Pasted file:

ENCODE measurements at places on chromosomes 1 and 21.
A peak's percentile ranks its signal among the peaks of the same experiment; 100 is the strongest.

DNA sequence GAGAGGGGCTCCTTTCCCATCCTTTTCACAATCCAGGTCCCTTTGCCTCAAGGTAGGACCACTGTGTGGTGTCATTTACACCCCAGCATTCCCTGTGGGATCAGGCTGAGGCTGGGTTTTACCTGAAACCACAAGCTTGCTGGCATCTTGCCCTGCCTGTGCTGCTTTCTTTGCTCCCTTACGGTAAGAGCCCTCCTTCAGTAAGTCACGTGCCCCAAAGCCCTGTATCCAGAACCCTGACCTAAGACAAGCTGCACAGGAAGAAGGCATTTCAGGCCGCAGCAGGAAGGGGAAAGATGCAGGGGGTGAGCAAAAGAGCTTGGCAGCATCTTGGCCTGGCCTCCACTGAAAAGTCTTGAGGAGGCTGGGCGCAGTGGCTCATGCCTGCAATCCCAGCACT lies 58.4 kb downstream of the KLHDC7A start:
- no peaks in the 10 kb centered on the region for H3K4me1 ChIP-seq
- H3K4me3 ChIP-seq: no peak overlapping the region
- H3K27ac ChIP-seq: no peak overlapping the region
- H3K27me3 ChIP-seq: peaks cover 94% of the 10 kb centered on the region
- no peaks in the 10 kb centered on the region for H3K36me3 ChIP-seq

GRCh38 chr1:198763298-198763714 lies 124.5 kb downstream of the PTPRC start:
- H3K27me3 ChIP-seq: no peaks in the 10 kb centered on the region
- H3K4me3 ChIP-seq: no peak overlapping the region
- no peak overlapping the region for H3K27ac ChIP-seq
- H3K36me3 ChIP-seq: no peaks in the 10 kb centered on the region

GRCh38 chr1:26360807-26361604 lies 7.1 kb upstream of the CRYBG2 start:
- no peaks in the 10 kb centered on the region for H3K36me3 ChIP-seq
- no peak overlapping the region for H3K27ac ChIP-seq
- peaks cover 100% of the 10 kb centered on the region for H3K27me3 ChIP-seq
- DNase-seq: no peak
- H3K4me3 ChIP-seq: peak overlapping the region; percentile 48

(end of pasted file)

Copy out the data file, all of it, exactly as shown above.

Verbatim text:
ENCODE measurements at places on chromosomes 1 and 21.
A peak's percentile ranks its signal among the peaks of the same experiment; 100 is the strongest.

DNA sequence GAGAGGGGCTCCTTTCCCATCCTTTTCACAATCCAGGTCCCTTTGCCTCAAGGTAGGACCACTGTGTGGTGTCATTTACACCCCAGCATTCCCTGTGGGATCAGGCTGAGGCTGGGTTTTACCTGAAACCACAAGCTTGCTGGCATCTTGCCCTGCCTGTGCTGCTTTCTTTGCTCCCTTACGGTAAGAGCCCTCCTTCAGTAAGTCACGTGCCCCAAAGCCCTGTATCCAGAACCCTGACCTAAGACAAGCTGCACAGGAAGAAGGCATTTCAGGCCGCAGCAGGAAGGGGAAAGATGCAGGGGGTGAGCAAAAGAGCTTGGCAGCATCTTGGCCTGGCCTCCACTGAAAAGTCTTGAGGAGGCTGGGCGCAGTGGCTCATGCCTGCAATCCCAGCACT lies 58.4 kb downstream of the KLHDC7A start:
- no peaks in the 10 kb centered on the region for H3K4me1 ChIP-seq
- H3K4me3 ChIP-seq: no peak overlapping the region
- H3K27ac ChIP-seq: no peak overlapping the region
- H3K27me3 ChIP-seq: peaks cover 94% of the 10 kb centered on the region
- no peaks in the 10 kb centered on the region for H3K36me3 ChIP-seq

GRCh38 chr1:198763298-198763714 lies 124.5 kb downstream of the PTPRC start:
- H3K27me3 ChIP-seq: no peaks in the 10 kb centered on the region
- H3K4me3 ChIP-seq: no peak overlapping the region
- no peak overlapping the region for H3K27ac ChIP-seq
- H3K36me3 ChIP-seq: no peaks in the 10 kb centered on the region

GRCh38 chr1:26360807-26361604 lies 7.1 kb upstream of the CRYBG2 start:
- no peaks in the 10 kb centered on the region for H3K36me3 ChIP-seq
- no peak overlapping the region for H3K27ac ChIP-seq
- peaks cover 100% of the 10 kb centered on the region for H3K27me3 ChIP-seq
- DNase-seq: no peak
- H3K4me3 ChIP-seq: peak overlapping the region; percentile 48